A leading holiday resort has published a Covid-19 Action Plan so it can re-open its hotels as soon as possible. Bournemouth and the neighbouring towns of Poole and Christchurch want to be ready when lockdown restrictions are lifted.
Hoteliers also want the Government to consider any trials of lockdown lifting in the tourism sector to be carried out in the Dorset conurbation.
Using experience from other nations, which are beginning to open up, hoteliers and other experts have compiled a stay safe code of action that will restore confidence for visitors.
The UK’s tourism industry has been non-existent since the crisis began and now the holiday season is here it is suffering further.
Hotel manager Theo Iakimov, who runs Bournemouth’s Hotel Miramar, led the move to create the plan, with the support of Rosie Radwell from neighbouring Marsham Court Hotel, and hospitality consultant Simon Scarborough.
The BH Area Hospitality Association (BAHA) quickly adopted the project along with the backing of the town’s two Business Improvement Districts (BIDS), BCP Council and local MPs.
The ‘Stay Safe Code of Action’ has also drawn interest from VisitBritain, the official arm of the British Tourist Authority.
Iakimov said: “Our local economy is so dependent on tourism we wanted to create a plan that will allow us to re-open the hotels, guest houses and B&Bs as soon as possible.
“The objective is to reduce risk as much as we can to reassure people that we can safely open again, albeit on a reduced basis.
“In line with government rulings we want to clearly demonstrate that we have implemented procedures that put the safety and wellbeing of our guests, our staff and local residents at the forefront.
“The code of action includes risk-reduction protocols and best practice learned from other nations, as well as input from health professionals.
“Practical things include opening a limited number of car parking spaces, and public areas, and operating to just 50% of bedroom capacity so social-distancing can be practised.
“Obviously room cleaning must be extremely thorough, and rooms might be left empty for days after they have been occupied.
“Signage about rules and how to correctly use hand sanitiser will have to be prominent and new training for staff should be introduced.
“Shift patterns should be organised so people are less likely to mix with each other and staff and guests will be provided with all necessary protection.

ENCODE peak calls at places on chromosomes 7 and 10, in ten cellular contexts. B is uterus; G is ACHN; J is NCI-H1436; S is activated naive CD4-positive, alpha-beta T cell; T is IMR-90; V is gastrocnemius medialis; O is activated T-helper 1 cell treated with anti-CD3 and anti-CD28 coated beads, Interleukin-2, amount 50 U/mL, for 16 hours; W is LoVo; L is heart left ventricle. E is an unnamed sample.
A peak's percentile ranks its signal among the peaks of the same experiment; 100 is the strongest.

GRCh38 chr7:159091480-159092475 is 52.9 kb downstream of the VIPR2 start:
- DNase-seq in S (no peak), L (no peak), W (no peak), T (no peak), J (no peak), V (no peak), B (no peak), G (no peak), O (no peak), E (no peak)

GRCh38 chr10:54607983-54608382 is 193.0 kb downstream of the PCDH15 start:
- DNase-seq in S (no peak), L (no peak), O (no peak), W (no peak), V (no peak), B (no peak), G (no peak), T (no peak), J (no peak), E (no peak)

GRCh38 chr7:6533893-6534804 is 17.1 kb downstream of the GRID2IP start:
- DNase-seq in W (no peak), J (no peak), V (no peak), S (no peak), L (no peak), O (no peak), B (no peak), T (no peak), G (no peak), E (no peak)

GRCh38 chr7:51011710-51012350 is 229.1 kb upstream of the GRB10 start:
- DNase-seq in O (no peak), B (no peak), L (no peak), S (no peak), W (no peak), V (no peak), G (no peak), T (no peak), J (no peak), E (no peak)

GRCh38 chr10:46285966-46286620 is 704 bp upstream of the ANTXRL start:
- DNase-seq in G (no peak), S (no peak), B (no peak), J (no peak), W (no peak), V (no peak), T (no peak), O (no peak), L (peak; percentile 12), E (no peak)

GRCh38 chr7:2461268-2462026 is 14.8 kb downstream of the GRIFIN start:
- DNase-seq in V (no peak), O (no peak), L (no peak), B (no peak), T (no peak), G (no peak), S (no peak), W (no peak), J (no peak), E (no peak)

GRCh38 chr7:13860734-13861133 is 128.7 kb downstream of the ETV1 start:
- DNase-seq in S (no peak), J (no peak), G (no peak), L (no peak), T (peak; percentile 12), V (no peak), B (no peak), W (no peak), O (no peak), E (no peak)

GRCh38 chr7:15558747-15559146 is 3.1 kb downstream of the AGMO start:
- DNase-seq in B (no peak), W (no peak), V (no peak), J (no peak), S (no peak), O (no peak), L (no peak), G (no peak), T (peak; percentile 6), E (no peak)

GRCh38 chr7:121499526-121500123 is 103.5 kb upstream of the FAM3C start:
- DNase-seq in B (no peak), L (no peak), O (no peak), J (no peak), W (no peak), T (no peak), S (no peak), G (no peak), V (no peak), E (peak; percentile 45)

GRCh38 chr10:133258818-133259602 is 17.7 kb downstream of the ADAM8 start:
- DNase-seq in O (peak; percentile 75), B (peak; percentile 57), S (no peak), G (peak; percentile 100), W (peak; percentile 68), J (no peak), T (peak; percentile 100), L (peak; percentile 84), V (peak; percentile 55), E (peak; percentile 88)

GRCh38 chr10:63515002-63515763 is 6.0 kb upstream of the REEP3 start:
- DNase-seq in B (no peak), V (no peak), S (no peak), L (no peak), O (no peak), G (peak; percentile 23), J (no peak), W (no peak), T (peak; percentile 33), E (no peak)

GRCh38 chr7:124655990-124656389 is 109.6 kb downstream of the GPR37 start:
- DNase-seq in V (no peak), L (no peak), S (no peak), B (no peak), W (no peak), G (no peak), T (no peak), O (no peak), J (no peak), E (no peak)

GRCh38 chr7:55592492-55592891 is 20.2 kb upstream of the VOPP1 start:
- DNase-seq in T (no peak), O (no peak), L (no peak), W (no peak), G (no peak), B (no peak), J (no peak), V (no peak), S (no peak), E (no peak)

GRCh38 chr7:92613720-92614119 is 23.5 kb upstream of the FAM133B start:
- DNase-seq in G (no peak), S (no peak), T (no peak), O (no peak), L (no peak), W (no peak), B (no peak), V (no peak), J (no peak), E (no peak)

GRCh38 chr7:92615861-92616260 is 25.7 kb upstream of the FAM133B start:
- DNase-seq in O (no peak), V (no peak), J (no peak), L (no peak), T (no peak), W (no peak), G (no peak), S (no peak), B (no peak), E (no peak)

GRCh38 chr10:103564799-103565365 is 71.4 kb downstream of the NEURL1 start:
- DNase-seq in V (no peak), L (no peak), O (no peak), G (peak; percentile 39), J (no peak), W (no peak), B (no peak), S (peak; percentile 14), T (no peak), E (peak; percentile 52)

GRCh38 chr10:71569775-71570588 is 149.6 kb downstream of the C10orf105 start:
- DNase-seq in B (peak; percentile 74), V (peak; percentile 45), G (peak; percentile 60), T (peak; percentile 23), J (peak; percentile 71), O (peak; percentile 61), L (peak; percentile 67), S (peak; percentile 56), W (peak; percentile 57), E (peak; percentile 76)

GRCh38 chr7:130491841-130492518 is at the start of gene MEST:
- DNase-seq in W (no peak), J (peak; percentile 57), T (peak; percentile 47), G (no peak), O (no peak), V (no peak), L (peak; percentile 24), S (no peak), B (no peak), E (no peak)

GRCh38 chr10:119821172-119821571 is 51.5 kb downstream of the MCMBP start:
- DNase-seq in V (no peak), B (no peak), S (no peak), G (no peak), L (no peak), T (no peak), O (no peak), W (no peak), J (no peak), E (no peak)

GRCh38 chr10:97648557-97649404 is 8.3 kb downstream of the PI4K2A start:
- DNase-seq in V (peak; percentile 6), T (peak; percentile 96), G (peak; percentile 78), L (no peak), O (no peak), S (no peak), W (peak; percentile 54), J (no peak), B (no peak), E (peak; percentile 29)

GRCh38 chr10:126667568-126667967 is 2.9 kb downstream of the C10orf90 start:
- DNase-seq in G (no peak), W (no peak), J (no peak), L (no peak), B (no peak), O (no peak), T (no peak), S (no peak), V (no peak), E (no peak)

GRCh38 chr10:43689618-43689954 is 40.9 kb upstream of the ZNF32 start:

“Temperature tests for staff and guests can be introduced and payment can be done remotely.
“Each hotel is different, but we want them all to sign up to the code which outlines minimum protocols and procedures.
“We hope to prove to the government and to the holidaying public that we are ready to slowly re-open and have taken all necessary precautions.
“While we understand that the health of the nation comes first, a time will come when rules will be relaxed, and we want visitors to know that we have been proactive in making the resort safe.
“Also, if the government wants to run a trial of re-opening hotels to test the waters, hoteliers in the Bournemouth, Christchurch and Poole areas are fully prepared and ready to welcome guests back.
Tim Seward, chairman of the BH Area Hospitality Association, said: “The hospitality sector is critical to the south west region, and this unified approach involving so many key stakeholders shows our commitment to helping local businesses and the regional economy get back on track.”
It is hoped that due to the severe impact on international travel that the government will put their weight behind a campaign to promote the British tourist industry.
David Bailey of the Bournemouth, Christchurch and Poole Destination Management Board said: “If sensible measures can be put in place to ensure the safest form of hotel visits, then the staycation in holiday regions such as Dorset could be the saviour of the industry, or at least give a much welcome boost towards getting the tourism sector back on its feet.”